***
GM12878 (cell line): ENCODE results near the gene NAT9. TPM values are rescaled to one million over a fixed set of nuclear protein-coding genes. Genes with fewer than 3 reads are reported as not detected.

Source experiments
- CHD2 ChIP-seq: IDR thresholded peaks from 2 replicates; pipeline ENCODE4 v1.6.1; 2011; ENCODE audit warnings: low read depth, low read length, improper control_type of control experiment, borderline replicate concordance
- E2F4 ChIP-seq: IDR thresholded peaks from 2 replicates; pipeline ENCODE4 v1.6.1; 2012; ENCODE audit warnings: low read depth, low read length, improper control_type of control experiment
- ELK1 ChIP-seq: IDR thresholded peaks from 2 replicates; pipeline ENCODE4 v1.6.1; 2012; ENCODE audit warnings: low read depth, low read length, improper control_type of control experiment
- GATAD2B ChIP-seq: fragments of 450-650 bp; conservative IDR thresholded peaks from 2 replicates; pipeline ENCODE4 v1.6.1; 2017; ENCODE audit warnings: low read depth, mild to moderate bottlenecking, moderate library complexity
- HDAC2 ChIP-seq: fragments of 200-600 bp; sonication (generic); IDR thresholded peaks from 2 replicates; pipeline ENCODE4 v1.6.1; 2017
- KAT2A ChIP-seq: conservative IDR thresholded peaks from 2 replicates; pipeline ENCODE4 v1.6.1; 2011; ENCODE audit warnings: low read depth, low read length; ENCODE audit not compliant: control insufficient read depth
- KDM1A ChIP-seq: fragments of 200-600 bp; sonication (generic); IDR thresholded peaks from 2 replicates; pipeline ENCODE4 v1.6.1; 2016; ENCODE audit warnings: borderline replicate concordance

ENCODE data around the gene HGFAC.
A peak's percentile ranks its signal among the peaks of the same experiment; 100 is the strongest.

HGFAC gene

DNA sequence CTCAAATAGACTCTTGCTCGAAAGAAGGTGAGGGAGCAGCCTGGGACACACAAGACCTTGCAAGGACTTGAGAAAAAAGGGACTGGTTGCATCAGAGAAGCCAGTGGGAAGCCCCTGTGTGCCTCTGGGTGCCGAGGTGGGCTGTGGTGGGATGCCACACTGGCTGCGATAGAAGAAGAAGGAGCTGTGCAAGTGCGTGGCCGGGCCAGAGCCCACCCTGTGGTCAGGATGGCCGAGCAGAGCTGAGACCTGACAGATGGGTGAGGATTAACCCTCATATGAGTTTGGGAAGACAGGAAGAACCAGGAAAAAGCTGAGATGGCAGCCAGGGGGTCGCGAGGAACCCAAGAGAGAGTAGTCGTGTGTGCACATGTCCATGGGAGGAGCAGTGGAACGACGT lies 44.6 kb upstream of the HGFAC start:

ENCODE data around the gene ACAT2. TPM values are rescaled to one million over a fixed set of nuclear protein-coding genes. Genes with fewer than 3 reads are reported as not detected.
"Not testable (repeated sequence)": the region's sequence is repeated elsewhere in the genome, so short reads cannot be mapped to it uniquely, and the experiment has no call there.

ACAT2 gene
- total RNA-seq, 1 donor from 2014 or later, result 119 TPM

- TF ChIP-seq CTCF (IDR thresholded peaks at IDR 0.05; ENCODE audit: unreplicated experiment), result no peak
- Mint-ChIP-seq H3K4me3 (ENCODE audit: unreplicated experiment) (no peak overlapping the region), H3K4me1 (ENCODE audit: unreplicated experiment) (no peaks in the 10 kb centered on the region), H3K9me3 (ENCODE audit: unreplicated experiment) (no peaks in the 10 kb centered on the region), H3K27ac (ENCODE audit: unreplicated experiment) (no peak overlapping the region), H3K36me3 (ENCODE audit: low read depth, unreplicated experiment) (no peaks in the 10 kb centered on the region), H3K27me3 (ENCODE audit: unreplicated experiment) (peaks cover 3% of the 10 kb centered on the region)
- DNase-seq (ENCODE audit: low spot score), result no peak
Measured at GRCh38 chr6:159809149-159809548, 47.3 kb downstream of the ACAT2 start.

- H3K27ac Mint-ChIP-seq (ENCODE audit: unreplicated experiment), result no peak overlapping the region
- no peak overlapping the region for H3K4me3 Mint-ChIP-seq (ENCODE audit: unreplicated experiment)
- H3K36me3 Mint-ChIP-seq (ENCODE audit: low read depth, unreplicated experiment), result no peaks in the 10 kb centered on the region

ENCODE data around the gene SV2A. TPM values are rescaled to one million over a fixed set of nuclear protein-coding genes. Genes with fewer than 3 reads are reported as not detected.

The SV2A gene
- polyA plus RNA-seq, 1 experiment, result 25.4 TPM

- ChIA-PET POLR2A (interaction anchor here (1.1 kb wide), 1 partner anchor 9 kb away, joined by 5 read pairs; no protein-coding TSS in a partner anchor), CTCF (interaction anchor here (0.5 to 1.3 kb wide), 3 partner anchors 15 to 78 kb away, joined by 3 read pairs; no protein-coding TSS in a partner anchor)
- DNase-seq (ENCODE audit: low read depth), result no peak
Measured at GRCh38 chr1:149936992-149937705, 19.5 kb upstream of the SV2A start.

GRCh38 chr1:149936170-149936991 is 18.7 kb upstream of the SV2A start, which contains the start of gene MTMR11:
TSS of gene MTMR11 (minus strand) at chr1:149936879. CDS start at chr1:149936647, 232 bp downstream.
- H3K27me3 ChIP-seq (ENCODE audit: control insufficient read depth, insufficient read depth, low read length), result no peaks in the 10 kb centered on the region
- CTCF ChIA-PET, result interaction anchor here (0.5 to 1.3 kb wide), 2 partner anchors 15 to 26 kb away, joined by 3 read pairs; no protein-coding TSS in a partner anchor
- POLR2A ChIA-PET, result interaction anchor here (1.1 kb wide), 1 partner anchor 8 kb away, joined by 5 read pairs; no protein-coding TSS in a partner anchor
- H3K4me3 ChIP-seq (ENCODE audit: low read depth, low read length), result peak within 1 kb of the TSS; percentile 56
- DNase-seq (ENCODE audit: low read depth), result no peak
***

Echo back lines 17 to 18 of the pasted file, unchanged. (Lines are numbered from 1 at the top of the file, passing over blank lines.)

- total RNA-seq, 1 donor from 2014 or later, result 119 TPM

- TF ChIP-seq CTCF (IDR thresholded peaks at IDR 0.05; ENCODE audit: unreplicated experiment), result no peak